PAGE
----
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Roganic, London, United Kingdom

July 17, 2011 2 comments

Roganic - Interior

So far this year we have seen the openings of restaurants by a few prominent chefs: first Dinner by Heston Blumenthal, then Pollen Street Social by Jason Atherton, and then in May The Gilbert Scott by Marcus Wareing. And most recently, it’s Simon Rogan (from the Cumbrian one Michelin-starred L’Enclume ) who opened the restaurant Roganic in Marylebone. It’s a two-year “pop-up” restaurant venture – meaning that it will be gone in two years time, when the lease is up.

I knew I would plan to visit this place at some point later on this year, but I certainly did not expect to pay a visit only three weeks after its opening. It was a rainy Saturday, I had not done my food shopping for the weekend, the fridge was completely empty (most unusual) and I just couldn’t be bothered to face fighting my way round the supermarket. So the next hard task was to decide where to go for dinner. I didn’t expect any tables available at Roganic but I thought I’d try my luck anyway – and I was glad to have made the phone call as there was a table for two the same evening.

The restaurant was not huge – seating for approximately 20-25 people. The decor and setting reminded me very much of L’Enclume, and maybe a little bit warmer and more cosy than L’Enclume – but then my last visit to L’Enclume was in November 2010, when Britain was hit by the heavy snowstorm and extreme cold weather.

After ordering some Philipponnat champagne, the amuse-bouche was brought to the table: Rosemary and chickpea with aioli on crisp bread. The vibrant colours certainly made it memorable in terms of presentation, and it tasted just as nice as it looked – the garlic aioli flavour did not overpower the freshness of the other ingredients, and the mouth was left with a surprisingly refreshing aftertaste.

Roganic - Rosemary and Chickpea aioli on crisp bread

Just like L’Enclume, there was a wonderful array of bread. This evening we were presented with potato bread, spelt bread and pumpernickel bread, fresh baking hot from the oven. A massive dollop of butter was placed on the stone on the table – and at first I thought “what a waste of butter”. But then when we tried the butter, we couldn’t get enough of it – the butter was churned to a soft whipped-cream texture at the restaurant, with Maldon salt added to it to give that slight saltiness and crunch.  It was so delicious that we ended up eating 11 bread rolls between us and had a second helping of butter during the whole dinner.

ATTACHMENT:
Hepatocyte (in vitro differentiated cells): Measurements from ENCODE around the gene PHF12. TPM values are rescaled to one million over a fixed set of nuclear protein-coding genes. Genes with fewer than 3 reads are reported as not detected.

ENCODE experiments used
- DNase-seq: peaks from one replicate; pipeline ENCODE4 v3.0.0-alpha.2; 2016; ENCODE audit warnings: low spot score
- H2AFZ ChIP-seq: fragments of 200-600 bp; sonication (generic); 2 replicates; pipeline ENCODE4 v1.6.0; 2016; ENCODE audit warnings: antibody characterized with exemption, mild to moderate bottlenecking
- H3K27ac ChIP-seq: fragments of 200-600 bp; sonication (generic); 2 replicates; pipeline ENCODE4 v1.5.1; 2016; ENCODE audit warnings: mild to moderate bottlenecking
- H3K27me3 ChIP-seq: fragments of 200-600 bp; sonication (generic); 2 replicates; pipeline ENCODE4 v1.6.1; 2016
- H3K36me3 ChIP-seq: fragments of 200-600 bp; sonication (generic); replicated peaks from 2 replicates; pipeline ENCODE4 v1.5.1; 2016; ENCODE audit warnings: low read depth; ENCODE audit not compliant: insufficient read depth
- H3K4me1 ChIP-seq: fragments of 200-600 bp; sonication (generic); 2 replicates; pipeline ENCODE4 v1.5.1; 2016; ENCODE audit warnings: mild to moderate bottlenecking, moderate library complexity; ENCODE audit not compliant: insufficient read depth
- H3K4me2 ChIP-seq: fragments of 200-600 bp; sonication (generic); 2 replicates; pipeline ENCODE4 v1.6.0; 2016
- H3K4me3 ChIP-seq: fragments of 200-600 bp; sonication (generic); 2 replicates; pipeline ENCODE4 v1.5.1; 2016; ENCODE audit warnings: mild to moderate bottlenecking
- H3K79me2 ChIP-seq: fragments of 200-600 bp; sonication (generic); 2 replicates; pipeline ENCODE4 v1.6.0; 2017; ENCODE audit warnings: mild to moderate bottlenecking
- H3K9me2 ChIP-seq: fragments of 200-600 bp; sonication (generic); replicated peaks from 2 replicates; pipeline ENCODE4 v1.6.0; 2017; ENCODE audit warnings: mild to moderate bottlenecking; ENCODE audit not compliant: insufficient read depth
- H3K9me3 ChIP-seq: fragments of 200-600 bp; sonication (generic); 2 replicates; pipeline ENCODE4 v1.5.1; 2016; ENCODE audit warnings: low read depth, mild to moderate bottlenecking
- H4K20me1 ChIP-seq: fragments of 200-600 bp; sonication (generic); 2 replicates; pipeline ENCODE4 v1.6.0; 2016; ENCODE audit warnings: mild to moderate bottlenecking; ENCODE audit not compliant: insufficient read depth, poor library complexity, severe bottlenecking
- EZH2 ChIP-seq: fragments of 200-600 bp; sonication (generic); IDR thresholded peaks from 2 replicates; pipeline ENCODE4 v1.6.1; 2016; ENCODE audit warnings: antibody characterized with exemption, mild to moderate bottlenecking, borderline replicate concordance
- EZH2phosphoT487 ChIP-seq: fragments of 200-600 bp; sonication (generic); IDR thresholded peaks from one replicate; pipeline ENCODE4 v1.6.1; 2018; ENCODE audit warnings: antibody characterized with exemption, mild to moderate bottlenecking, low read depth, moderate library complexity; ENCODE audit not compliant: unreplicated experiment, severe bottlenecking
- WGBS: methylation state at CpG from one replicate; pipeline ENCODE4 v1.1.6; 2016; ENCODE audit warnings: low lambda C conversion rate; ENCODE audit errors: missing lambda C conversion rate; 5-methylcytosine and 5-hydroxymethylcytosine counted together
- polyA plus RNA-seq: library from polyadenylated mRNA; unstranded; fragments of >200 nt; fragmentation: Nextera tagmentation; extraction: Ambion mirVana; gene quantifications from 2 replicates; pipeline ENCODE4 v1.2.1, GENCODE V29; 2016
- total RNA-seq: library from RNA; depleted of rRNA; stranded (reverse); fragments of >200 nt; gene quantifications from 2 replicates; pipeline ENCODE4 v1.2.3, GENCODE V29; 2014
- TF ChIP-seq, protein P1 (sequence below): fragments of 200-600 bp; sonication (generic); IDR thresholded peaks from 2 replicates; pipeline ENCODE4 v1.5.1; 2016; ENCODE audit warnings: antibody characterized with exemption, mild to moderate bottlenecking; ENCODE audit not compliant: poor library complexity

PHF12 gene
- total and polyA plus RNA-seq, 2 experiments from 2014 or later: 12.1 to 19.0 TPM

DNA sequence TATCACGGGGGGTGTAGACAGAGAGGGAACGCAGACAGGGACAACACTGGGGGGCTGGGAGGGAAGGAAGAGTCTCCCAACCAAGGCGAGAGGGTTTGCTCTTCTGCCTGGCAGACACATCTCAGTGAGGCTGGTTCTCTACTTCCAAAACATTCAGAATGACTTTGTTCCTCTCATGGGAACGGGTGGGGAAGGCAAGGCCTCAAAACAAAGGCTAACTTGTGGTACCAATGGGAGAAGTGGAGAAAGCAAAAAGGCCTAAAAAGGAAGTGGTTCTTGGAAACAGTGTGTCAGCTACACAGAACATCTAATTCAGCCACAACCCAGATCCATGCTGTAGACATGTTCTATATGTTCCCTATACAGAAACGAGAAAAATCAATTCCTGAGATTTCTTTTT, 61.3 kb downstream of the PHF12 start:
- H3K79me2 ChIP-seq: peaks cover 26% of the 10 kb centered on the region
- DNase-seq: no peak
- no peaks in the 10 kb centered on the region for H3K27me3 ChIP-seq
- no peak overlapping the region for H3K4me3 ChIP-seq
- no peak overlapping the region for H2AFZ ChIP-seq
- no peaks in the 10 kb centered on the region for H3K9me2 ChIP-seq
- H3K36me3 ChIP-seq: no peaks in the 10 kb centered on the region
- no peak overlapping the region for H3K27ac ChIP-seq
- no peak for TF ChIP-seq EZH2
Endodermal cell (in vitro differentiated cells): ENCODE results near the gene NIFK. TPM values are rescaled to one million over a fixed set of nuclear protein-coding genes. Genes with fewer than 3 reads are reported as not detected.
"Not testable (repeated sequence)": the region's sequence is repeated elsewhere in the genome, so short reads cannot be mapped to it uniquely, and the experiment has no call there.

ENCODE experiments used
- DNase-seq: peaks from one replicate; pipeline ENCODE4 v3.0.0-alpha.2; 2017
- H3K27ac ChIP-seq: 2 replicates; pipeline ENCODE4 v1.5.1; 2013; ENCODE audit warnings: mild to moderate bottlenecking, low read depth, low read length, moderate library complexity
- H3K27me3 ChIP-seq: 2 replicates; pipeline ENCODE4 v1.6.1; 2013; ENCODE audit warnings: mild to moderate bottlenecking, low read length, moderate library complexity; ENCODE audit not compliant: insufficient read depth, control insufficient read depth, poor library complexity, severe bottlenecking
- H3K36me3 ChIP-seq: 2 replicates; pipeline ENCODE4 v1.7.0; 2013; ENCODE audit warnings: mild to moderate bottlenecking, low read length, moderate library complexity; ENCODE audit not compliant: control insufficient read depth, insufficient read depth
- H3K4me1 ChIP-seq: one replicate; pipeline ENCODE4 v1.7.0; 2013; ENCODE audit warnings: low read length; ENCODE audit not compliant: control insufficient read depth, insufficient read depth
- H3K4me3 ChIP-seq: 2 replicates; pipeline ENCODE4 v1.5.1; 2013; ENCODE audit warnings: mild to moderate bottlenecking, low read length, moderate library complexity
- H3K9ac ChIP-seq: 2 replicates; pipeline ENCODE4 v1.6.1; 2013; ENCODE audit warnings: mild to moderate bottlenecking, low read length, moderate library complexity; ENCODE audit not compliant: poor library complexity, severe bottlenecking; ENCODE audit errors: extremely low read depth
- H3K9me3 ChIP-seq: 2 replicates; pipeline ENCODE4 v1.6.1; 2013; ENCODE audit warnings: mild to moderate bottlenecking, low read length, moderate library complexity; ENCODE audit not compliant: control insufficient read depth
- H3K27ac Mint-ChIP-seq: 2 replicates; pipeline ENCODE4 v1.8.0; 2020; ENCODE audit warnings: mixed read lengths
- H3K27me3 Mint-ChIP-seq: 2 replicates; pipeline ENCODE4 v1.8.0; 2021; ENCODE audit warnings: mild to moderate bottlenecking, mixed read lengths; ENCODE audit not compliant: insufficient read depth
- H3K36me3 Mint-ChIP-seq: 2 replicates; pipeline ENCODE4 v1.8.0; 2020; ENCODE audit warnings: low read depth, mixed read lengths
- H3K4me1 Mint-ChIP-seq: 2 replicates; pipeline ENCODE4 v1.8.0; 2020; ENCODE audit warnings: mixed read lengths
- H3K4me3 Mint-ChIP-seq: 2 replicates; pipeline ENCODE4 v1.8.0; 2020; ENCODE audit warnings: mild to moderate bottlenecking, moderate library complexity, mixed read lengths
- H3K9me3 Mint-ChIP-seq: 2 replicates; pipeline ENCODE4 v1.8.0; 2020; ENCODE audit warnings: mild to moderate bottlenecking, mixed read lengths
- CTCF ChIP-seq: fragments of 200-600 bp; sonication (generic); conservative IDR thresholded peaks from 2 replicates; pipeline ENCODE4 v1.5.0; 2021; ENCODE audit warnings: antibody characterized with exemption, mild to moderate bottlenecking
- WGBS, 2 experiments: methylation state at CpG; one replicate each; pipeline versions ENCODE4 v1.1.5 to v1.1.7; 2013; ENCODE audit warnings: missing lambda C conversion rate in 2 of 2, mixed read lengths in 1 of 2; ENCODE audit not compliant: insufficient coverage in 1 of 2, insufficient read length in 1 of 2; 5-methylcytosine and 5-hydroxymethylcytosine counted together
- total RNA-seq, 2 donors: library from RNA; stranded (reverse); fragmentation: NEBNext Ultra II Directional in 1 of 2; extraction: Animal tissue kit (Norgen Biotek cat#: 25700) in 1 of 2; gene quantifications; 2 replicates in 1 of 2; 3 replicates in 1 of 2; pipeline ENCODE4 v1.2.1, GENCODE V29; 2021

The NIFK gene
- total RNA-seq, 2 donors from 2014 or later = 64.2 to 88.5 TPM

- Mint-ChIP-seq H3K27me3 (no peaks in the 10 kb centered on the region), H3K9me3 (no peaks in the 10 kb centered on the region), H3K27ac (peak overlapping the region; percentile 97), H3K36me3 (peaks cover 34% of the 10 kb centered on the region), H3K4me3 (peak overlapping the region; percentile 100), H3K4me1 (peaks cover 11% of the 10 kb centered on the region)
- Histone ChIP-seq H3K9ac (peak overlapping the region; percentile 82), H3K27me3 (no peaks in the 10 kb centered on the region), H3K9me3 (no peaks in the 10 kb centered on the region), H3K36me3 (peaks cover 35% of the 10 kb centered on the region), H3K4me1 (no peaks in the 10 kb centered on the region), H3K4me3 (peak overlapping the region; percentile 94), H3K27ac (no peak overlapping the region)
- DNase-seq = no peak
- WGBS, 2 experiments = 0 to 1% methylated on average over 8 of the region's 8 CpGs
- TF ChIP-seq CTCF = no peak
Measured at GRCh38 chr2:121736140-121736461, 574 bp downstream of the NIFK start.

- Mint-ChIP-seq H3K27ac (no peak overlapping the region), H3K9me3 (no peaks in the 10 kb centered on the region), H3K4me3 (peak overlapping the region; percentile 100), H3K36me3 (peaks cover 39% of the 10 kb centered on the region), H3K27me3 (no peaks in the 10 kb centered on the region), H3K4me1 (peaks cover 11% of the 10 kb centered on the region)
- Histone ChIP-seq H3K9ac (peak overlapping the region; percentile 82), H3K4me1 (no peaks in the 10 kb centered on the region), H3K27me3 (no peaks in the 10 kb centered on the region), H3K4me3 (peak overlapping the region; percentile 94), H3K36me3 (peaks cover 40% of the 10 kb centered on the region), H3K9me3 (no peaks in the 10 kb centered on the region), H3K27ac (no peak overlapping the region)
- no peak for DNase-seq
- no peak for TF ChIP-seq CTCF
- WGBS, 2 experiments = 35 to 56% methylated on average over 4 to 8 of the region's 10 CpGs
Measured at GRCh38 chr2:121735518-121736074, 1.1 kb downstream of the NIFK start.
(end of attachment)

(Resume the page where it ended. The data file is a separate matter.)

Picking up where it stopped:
Roganic - Potato, Spelt & Pumpernickel bread Roganic - Butter to die for

The first two courses were broad bean and hyssop, fresh curds and beetroot; and Rubin turnip baked in salt, smoked yolk, sea vegetables and wild mustard. Both courses were so colourful and presented so beautifully that they looked like pieces of art that I could just look at and admire for a long time. In terms of taste, the beetroot and curd in the first course went surprisingly well together. The smokey egg yolk in the second course was cooked perfectly – still warm and slightly runny, and with a very distinctive smokey flavour to it.

Roganic - Broad bean and hyssop, fresh curds and beetrootRoganic - Rubin turnip baked in salt, smoked yolk, sea vegetables and wild mustard

The next course was seawater cured Kentish mackerel, orache, broccoli and warm elderflower honey – the sweetness of the honey balanced well with the oily strong-flavoured fish, which was perfectly cooked. The thinly sliced dried broccoli and the pattern on the plate augmented the look of the dish – it looked as if the fish was swimming in between the coral reefs in the sea.

Roganic - Seawater cured Kentish mackerel, orache, broccoli and warm elderflower honey

At this point I was already impressed with Roganic – I didn’t expect the food to be this good when it’s only opened for three weeks, and the dishes were not that straightforward to put together.

The next course was shredded ox tongue, pickles and sourdough paper – it was interesting, with the ox-tongue that sandwiched between the sourdough paper reminding me of potted meat that I used to have when I was young.

Roganic - Shredded ox tongue, pickles and sourdough paper

The next course was probably the biggest surprise of the evening: flaky Crab and mallow cream, young squid and cucumber. It was refreshing and had a pleasant aroma that transported my mind to the seaside – it was as if I was eating this dish at an open-air restaurant by the sea. The squid ink croutons gave the crunchiness to the perfectly-cooked pieces of crab meat and squid. It was a truly memorable dish.

Roganic - Flaky Crab and mallow cream, young squid and cucumber